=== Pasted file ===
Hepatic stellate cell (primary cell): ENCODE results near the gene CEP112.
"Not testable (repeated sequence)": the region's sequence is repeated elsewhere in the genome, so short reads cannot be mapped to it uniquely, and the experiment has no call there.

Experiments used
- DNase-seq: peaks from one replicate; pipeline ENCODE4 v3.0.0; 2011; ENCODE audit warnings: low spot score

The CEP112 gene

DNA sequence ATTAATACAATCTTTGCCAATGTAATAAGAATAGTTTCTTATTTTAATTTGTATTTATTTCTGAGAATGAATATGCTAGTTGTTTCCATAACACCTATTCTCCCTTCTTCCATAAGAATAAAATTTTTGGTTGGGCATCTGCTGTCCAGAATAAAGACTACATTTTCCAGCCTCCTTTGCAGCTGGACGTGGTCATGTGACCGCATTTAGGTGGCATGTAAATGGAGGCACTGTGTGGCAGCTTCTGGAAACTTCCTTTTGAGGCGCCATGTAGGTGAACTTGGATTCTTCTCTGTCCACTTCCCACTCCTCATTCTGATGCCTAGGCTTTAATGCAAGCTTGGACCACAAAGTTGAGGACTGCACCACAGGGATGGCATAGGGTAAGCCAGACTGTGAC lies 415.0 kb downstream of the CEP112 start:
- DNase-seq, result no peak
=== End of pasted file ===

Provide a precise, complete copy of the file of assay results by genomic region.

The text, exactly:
Hepatic stellate cell (primary cell): ENCODE results near the gene CEP112.
"Not testable (repeated sequence)": the region's sequence is repeated elsewhere in the genome, so short reads cannot be mapped to it uniquely, and the experiment has no call there.

Experiments used
- DNase-seq: peaks from one replicate; pipeline ENCODE4 v3.0.0; 2011; ENCODE audit warnings: low spot score

The CEP112 gene

DNA sequence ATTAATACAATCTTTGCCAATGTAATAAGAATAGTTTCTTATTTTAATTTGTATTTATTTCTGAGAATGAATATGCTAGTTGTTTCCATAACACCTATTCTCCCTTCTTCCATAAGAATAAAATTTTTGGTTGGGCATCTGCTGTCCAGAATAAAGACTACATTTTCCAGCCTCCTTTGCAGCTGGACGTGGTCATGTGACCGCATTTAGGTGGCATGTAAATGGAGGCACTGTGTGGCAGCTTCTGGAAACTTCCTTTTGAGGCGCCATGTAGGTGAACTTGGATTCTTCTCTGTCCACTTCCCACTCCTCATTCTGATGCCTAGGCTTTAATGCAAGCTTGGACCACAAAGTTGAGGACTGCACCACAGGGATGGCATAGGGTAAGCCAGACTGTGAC lies 415.0 kb downstream of the CEP112 start:
- DNase-seq, result no peak